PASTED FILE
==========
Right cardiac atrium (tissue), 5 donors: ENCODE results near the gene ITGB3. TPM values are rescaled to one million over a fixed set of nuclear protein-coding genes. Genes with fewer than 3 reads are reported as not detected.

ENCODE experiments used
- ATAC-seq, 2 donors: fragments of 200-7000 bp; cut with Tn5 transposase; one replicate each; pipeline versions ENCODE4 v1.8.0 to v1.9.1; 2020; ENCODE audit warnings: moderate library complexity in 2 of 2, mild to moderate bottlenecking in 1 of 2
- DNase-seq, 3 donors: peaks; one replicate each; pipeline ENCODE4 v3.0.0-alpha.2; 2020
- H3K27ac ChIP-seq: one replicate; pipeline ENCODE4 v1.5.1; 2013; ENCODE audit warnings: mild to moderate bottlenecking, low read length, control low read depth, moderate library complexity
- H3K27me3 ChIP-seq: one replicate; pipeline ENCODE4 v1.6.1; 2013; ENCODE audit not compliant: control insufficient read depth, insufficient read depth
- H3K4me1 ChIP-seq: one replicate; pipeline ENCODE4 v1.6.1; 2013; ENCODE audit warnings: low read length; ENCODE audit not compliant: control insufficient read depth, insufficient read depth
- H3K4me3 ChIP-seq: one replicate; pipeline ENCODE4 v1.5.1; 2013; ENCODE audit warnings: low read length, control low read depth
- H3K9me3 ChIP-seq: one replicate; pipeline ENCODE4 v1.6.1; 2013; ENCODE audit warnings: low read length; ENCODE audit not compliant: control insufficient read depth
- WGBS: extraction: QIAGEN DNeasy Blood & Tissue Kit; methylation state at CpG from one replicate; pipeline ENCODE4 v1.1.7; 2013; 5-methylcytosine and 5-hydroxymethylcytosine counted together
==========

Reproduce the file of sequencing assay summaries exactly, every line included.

Right cardiac atrium (tissue), 5 donors: ENCODE results near the gene ITGB3. TPM values are rescaled to one million over a fixed set of nuclear protein-coding genes. Genes with fewer than 3 reads are reported as not detected.

ENCODE experiments used
- ATAC-seq, 2 donors: fragments of 200-7000 bp; cut with Tn5 transposase; one replicate each; pipeline versions ENCODE4 v1.8.0 to v1.9.1; 2020; ENCODE audit warnings: moderate library complexity in 2 of 2, mild to moderate bottlenecking in 1 of 2
- DNase-seq, 3 donors: peaks; one replicate each; pipeline ENCODE4 v3.0.0-alpha.2; 2020
- H3K27ac ChIP-seq: one replicate; pipeline ENCODE4 v1.5.1; 2013; ENCODE audit warnings: mild to moderate bottlenecking, low read length, control low read depth, moderate library complexity
- H3K27me3 ChIP-seq: one replicate; pipeline ENCODE4 v1.6.1; 2013; ENCODE audit not compliant: control insufficient read depth, insufficient read depth
- H3K4me1 ChIP-seq: one replicate; pipeline ENCODE4 v1.6.1; 2013; ENCODE audit warnings: low read length; ENCODE audit not compliant: control insufficient read depth, insufficient read depth
- H3K4me3 ChIP-seq: one replicate; pipeline ENCODE4 v1.5.1; 2013; ENCODE audit warnings: low read length, control low read depth
- H3K9me3 ChIP-seq: one replicate; pipeline ENCODE4 v1.6.1; 2013; ENCODE audit warnings: low read length; ENCODE audit not compliant: control insufficient read depth
- WGBS: extraction: QIAGEN DNeasy Blood & Tissue Kit; methylation state at CpG from one replicate; pipeline ENCODE4 v1.1.7; 2013; 5-methylcytosine and 5-hydroxymethylcytosine counted together